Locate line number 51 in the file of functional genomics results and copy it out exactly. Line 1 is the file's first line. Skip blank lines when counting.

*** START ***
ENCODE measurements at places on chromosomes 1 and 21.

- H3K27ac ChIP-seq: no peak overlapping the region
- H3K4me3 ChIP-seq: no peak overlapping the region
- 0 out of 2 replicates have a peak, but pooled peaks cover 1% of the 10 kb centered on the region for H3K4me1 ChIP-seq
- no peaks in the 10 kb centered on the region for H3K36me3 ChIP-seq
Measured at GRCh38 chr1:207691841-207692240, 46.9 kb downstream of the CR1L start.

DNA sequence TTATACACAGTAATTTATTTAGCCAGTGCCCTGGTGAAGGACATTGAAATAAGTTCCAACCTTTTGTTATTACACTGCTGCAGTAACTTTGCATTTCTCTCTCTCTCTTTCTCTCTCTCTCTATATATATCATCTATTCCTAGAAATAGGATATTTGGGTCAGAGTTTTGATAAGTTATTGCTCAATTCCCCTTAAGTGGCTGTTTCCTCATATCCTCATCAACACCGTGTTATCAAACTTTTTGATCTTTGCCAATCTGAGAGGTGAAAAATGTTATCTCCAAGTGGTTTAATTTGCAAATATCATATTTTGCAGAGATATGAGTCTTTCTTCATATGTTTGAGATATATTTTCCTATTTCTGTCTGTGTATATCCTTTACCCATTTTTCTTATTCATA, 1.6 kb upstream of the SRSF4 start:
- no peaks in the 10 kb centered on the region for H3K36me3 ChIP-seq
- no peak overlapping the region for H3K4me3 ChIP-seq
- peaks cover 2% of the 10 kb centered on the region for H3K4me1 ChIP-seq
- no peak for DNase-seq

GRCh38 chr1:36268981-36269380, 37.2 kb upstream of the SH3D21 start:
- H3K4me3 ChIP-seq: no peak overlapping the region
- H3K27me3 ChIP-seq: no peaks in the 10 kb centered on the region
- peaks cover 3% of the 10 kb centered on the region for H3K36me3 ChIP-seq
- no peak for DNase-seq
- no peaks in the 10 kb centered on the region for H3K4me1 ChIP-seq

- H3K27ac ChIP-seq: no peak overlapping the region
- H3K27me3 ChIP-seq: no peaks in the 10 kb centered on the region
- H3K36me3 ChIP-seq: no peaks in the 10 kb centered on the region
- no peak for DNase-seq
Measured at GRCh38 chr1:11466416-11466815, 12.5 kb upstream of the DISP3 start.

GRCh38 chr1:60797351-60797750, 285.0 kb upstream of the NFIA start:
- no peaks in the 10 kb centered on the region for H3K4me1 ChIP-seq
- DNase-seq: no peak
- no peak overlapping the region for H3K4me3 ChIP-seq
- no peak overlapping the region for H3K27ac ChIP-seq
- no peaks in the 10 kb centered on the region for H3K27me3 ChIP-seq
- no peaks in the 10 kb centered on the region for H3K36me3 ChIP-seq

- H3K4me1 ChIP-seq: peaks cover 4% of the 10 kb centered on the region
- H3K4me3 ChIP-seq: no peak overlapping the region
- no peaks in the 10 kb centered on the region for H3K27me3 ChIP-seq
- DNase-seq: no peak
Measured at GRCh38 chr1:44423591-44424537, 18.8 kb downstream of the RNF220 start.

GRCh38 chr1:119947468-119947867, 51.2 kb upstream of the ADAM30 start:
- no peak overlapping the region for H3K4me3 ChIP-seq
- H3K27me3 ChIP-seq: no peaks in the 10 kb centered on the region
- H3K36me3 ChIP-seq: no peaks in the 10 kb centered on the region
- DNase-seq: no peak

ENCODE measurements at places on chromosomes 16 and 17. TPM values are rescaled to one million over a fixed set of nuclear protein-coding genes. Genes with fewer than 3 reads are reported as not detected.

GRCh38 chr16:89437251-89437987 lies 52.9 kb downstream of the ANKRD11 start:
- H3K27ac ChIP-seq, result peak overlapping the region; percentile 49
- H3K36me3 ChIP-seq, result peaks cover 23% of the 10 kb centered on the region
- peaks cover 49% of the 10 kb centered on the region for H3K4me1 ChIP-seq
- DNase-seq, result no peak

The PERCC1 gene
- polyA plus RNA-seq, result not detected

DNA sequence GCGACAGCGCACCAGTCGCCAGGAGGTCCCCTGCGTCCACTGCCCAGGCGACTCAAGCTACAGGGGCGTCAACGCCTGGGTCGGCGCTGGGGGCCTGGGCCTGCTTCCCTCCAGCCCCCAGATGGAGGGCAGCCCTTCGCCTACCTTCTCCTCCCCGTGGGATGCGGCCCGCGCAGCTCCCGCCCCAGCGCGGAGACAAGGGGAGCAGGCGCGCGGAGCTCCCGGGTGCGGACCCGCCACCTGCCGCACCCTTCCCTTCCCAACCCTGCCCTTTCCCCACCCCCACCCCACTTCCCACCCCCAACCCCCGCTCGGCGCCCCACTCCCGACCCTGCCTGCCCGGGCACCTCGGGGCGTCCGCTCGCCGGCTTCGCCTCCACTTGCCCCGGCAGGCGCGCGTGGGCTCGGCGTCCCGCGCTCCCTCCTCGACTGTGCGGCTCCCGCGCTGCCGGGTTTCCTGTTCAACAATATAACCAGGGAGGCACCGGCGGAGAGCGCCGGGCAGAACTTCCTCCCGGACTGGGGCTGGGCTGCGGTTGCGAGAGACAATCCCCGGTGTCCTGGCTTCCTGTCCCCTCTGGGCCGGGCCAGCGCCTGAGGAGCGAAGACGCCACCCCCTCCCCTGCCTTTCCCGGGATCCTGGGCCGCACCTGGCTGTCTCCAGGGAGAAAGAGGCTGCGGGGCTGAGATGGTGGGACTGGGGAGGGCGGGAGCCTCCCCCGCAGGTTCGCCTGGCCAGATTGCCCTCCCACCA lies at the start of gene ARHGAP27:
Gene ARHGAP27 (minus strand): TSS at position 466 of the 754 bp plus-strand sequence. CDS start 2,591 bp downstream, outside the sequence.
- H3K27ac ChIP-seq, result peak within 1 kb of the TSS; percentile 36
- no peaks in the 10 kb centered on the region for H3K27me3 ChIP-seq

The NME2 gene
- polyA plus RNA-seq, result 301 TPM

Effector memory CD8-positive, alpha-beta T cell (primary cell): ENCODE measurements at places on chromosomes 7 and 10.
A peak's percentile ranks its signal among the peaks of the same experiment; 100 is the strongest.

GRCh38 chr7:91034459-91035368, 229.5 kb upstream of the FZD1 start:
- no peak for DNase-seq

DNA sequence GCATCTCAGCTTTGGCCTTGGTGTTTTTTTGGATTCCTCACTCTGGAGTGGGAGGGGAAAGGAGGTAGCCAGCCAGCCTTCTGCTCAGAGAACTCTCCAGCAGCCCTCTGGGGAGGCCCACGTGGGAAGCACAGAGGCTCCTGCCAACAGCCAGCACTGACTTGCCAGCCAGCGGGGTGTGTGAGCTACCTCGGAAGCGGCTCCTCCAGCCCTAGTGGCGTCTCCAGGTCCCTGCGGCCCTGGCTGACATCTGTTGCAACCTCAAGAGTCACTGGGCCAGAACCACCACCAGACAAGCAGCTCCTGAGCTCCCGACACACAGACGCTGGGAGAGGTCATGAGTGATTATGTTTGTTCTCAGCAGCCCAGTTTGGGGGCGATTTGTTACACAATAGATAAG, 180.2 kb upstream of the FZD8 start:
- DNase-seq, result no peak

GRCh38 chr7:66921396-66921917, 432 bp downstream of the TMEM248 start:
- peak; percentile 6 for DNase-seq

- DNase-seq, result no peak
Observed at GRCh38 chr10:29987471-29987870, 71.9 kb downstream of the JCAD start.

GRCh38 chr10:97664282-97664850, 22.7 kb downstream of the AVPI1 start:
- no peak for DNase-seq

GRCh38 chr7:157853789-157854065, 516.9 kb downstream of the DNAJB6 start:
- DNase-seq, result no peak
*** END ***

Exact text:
- no peaks in the 10 kb centered on the region for H3K27me3 ChIP-seq